I then use my hands (in gloves! This water is HOT and unsanitary!) to 'herd' the fleece slowly from one end of the bath to the other.  I can't remember where I picked up this technique, but it works pretty well.  The idea is that the water will slowly move through the fleece, without rubbing or any real agitation.  It takes a minute or so to go from one end to the other, then another minute back again.  You can see muck coming out of the fibre in clouds.

As previously stated, I like to re-use the water as much as possible.  Most fleeces will need several trips through the bath to become acceptably clean, and once the water is too dirty for the second wash of one section, it can start the first wash of another.  When it gets to this sort of stage, though, it's probably best to run it out and start over:


I don't put this stuff on my veggies.  Oddly, I'm more worried about the detergent than I am about the poop and grease.  The rest of the garden loves it, though.

Here's the difference the first wash makes:


The unwashed is on the left, the washed on the right.  It's not orange any more!

Incidentally, the small bits of vegetation will almost never wash out, especially from a tangly, crimpy wool like this.  You can pick them out when the wool is dry, but it's only really worth it for the big bits.  Most of the rest will fall out during carding anyway, and you can pick more out when you spin…

47) Meet ‘Burwash’

It's fleece season.  I'm on a bit of a mission to get better at handling and evaluating fleeces.  So.

When I was demonstrating spinning at Burwash Manor last Sunday (blogged over at yarnscape, because it's a public event), I took the opportunity to buy a fleece from the chaps who were demonstrating sheep shearing.  I selected this sheep's fleece because the sheep looked, to me, like a Bluefaced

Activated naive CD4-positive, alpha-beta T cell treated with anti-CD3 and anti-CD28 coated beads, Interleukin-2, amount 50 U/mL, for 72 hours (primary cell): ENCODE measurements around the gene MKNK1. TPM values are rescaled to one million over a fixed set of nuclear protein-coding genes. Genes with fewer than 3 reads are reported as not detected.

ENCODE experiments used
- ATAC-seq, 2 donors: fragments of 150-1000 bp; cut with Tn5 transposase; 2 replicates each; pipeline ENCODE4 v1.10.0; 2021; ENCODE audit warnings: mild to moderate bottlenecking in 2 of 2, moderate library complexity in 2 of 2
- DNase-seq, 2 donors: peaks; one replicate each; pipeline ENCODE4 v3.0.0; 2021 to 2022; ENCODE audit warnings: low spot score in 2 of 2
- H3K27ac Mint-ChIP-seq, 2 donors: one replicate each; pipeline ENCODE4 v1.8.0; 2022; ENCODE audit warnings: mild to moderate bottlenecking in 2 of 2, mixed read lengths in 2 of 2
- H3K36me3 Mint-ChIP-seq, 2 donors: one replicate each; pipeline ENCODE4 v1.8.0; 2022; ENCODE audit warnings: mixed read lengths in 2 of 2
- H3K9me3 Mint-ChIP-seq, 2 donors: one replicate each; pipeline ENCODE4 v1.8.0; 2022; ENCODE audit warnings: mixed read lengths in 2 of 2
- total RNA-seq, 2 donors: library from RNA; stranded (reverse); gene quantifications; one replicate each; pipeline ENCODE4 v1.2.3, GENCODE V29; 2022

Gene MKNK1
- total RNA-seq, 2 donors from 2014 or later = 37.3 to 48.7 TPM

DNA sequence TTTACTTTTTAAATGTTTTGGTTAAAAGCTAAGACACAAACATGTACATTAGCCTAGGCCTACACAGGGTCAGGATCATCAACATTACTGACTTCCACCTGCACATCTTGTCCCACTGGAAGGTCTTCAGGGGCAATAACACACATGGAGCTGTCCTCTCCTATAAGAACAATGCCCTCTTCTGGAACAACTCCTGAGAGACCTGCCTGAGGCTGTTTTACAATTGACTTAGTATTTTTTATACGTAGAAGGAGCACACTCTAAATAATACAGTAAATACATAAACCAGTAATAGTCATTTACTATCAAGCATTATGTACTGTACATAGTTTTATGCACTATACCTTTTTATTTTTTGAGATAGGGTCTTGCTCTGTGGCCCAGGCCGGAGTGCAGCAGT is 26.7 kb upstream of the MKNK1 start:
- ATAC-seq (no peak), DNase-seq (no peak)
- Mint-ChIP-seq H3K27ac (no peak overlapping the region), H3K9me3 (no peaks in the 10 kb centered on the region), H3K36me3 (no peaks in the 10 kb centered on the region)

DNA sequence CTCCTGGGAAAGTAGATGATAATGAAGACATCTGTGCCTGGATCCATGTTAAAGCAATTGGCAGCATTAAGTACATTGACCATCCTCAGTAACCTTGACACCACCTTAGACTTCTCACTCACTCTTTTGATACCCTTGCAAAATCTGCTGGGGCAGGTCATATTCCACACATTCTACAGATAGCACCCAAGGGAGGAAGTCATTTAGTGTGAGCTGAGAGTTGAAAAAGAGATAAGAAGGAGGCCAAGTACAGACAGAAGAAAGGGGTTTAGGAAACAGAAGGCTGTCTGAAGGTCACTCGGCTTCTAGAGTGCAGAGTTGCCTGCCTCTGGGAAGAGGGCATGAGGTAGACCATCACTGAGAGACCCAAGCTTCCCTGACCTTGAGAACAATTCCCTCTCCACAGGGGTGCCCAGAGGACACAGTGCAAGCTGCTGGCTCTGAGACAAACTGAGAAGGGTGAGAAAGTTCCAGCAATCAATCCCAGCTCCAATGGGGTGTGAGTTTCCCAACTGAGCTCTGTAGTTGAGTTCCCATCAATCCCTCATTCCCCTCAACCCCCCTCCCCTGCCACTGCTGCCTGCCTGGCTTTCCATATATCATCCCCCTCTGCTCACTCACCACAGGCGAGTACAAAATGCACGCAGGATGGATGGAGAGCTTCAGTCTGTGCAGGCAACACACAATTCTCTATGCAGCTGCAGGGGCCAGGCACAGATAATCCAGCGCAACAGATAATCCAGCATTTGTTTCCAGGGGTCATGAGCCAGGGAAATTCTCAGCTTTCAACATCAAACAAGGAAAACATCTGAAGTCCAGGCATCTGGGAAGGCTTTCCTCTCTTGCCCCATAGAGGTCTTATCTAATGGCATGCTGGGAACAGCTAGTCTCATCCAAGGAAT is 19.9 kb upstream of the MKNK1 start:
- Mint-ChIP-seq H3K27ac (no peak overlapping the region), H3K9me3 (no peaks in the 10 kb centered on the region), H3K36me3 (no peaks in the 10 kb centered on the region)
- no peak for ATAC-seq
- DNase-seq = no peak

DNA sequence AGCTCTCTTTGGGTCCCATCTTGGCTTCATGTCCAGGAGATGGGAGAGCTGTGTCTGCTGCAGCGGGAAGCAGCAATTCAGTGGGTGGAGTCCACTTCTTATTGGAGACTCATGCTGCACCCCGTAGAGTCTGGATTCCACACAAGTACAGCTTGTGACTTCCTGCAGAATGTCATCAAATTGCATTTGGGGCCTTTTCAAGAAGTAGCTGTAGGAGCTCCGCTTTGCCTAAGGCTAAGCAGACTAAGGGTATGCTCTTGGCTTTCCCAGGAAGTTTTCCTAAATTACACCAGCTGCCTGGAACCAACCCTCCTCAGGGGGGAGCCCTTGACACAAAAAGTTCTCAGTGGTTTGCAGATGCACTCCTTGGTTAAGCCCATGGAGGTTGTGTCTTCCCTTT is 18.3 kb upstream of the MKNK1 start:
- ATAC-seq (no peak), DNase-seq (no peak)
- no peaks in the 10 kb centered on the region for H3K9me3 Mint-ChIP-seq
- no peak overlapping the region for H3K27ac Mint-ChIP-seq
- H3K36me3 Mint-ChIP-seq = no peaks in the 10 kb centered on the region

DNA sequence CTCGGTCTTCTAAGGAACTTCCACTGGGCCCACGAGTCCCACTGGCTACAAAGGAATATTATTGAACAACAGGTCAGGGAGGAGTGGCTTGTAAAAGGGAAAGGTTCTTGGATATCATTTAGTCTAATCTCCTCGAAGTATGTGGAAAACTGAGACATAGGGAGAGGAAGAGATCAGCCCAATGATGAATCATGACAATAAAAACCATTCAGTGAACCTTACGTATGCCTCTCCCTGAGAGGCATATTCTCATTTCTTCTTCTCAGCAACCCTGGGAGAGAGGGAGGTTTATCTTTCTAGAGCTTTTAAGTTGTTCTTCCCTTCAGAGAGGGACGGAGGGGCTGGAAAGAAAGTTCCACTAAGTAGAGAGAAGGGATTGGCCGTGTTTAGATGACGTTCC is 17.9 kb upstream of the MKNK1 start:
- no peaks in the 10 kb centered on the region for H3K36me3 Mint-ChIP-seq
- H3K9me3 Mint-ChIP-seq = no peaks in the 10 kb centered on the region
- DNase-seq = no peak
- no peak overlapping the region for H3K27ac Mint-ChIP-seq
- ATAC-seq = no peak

Leicester (BFL) cross.  BFL is lovely wool; long staple, soft and
delicious.  He had some like this one, and the rest of his sheep were rough fells, which do not have soft wool.

Here is the whole fleece, laid out flat, with the britch (bottom!) end towards us and the head end pointing away:


Note the poop-smear at the top left hand corner, and the red marking on the right flank.  You can also see how thick the fleece is on the sides of the sheep, and how thin along the spine.

This is some of the lovely thick stuff from the flanks of the sheep:


You can see that the staple length is nice and long, and it's very crimpy/curly at the ends.  (If you click for big, you'll see that the crimp extends the whole length of the staple).  This bit of fleece is quite nice and not matted; you can see it's quite easy for me to pull it apart, and you can see through to the grass underneath.

This bit is from one of the legs:


It's really quite badly felted.  After exerting a bit of pressure, I couldn't really separate out any locks.  You could cut this stuff to size and have instant chair cushions.

Here's a closeup of the fleece running along the spine:


It's much thinner and less lush than the flanks, and shorter, too.  It's also quite dry to the touch and may be brittle. So I split up the fleece into flanks, spine, back end and front legs, thus:


I'm going to try washing and combing the flanks; they may spin up to a very useful worsted yarn.  I've kept everything except the matted back end parts, and will see if anything is redeemable.  It may not be, but I have this gut feeling that the only way to find the boundary between 'useable' and 'useless' is to step over it a few times.